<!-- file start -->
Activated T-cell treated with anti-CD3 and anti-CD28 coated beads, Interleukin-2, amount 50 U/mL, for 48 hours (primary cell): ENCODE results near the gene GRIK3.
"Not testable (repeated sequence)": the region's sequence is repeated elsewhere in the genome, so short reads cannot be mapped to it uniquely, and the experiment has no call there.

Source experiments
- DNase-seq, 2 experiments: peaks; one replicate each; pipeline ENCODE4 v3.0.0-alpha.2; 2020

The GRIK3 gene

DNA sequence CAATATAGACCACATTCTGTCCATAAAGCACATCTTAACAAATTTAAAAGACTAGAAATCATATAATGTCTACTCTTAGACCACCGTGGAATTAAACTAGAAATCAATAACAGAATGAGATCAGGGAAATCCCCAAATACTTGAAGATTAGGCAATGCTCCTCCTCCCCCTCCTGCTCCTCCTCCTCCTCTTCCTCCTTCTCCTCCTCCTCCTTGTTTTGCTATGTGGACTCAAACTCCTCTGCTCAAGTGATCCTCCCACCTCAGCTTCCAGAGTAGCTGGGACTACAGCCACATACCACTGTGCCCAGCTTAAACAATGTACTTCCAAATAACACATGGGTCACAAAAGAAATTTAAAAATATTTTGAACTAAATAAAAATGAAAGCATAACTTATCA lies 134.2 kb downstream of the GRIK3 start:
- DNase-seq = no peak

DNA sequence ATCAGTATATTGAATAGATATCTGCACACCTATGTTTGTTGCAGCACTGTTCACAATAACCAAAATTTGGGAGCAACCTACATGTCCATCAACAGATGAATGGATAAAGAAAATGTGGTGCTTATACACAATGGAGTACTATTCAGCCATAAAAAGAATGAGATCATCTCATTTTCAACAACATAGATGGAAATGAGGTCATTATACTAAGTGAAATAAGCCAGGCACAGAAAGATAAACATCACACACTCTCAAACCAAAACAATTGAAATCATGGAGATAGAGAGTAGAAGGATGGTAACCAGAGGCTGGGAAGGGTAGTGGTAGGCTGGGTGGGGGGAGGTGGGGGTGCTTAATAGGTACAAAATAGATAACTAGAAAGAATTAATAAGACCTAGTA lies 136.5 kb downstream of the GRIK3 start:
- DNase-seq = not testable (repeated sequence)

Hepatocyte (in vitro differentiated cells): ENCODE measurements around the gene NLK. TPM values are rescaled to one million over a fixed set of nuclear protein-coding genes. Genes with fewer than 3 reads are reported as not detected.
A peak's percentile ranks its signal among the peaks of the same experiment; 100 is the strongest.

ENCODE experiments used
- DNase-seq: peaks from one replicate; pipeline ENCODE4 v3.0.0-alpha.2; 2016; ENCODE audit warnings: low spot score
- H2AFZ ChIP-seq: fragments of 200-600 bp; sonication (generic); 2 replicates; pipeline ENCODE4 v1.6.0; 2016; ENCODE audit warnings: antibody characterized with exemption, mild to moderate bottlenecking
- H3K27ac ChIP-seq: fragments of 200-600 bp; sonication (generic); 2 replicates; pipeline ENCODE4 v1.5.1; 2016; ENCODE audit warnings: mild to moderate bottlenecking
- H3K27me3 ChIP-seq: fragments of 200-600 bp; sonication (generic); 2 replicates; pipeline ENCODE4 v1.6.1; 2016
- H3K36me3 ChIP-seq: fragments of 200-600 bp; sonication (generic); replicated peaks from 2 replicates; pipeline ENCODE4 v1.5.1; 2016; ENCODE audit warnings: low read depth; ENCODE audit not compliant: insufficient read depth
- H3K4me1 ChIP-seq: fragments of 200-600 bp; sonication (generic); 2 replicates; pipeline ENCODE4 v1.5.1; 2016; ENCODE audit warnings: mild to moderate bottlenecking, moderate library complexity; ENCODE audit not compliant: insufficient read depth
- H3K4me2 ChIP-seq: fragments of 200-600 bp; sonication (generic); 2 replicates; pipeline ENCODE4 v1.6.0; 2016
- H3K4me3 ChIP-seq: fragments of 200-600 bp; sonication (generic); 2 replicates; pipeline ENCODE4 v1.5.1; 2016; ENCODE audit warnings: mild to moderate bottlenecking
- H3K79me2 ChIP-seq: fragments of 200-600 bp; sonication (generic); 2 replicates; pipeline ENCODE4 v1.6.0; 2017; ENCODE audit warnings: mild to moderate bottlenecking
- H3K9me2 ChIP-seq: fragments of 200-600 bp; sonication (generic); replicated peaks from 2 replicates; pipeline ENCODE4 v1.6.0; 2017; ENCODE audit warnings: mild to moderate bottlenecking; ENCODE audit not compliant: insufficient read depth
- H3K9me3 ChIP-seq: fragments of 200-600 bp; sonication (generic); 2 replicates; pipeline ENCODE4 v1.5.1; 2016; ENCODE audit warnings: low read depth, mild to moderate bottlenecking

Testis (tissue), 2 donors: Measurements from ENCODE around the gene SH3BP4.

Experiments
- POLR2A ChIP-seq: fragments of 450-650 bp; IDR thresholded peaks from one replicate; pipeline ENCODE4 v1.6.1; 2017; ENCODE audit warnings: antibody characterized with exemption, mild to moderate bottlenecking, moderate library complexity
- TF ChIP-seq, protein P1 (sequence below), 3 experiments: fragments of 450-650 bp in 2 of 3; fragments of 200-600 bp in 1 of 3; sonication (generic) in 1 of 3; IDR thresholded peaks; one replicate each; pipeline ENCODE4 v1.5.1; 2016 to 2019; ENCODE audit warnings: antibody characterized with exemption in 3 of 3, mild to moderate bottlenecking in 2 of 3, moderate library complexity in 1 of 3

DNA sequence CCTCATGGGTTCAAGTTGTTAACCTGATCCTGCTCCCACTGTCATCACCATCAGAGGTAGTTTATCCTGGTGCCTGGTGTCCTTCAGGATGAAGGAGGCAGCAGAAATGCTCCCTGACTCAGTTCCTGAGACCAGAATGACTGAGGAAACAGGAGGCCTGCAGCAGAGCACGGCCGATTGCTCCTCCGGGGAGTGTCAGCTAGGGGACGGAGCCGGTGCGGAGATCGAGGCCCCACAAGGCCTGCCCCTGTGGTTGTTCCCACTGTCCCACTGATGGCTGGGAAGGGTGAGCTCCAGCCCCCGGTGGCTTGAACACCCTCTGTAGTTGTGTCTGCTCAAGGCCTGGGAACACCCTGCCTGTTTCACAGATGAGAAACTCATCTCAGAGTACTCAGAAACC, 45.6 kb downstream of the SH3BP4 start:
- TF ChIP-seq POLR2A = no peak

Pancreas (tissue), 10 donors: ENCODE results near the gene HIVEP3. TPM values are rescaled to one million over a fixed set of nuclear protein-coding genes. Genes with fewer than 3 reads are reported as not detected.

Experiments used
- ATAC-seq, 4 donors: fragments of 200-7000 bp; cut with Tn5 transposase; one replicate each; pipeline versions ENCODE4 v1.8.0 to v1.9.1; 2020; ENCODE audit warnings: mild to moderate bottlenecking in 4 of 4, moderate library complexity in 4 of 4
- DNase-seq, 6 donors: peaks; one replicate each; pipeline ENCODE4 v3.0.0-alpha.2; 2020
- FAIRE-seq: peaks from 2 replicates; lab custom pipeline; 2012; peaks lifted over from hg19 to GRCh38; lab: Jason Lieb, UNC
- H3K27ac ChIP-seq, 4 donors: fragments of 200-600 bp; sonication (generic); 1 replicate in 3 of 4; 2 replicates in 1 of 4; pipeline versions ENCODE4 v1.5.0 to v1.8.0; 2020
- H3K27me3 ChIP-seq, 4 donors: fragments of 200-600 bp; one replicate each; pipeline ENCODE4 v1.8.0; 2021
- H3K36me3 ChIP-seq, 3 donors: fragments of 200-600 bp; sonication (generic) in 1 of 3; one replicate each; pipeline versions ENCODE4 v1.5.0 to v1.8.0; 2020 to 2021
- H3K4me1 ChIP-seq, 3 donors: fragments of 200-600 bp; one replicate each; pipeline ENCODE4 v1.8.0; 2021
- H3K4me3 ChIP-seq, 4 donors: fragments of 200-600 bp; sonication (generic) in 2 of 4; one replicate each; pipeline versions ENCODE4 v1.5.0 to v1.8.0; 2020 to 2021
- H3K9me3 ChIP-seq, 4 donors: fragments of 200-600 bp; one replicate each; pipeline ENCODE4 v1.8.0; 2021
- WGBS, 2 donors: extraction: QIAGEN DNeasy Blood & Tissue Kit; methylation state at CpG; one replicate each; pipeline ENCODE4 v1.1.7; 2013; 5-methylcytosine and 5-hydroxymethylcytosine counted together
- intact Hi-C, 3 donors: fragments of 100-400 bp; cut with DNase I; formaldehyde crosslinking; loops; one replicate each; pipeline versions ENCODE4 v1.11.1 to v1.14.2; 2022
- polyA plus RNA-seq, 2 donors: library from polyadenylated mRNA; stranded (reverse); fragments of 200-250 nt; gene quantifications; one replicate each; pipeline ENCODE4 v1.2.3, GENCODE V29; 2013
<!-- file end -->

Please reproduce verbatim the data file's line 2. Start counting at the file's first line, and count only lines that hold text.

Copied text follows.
"Not testable (repeated sequence)": the region's sequence is repeated elsewhere in the genome, so short reads cannot be mapped to it uniquely, and the experiment has no call there.